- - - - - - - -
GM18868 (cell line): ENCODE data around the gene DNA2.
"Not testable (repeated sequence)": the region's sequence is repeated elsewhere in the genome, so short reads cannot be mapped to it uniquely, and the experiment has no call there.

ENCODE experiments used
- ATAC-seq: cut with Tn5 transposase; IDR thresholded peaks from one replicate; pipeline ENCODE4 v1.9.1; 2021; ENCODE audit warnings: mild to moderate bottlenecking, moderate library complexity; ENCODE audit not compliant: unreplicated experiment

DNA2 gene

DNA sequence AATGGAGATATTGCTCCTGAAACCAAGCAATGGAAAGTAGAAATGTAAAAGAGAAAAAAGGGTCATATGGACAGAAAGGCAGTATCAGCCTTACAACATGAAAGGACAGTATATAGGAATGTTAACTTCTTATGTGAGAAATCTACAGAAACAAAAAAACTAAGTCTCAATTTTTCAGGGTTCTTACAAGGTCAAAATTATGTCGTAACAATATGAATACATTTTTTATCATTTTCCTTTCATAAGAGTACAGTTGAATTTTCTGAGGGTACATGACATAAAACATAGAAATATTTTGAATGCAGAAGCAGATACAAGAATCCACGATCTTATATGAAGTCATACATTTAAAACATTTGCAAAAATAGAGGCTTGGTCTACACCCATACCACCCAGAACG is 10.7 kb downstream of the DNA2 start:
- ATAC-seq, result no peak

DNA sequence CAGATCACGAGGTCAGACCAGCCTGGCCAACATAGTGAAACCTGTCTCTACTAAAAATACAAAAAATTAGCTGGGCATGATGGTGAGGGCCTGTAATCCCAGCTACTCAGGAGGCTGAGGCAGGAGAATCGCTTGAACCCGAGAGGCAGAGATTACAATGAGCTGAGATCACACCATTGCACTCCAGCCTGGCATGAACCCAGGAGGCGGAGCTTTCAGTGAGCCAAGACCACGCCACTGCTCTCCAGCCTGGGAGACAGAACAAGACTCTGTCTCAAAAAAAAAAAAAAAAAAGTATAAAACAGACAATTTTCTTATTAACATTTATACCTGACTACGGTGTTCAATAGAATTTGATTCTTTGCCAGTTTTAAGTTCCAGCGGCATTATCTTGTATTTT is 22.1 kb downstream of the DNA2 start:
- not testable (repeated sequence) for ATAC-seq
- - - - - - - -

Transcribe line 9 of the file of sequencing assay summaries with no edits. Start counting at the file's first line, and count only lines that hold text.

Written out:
- not testable (repeated sequence) for ATAC-seq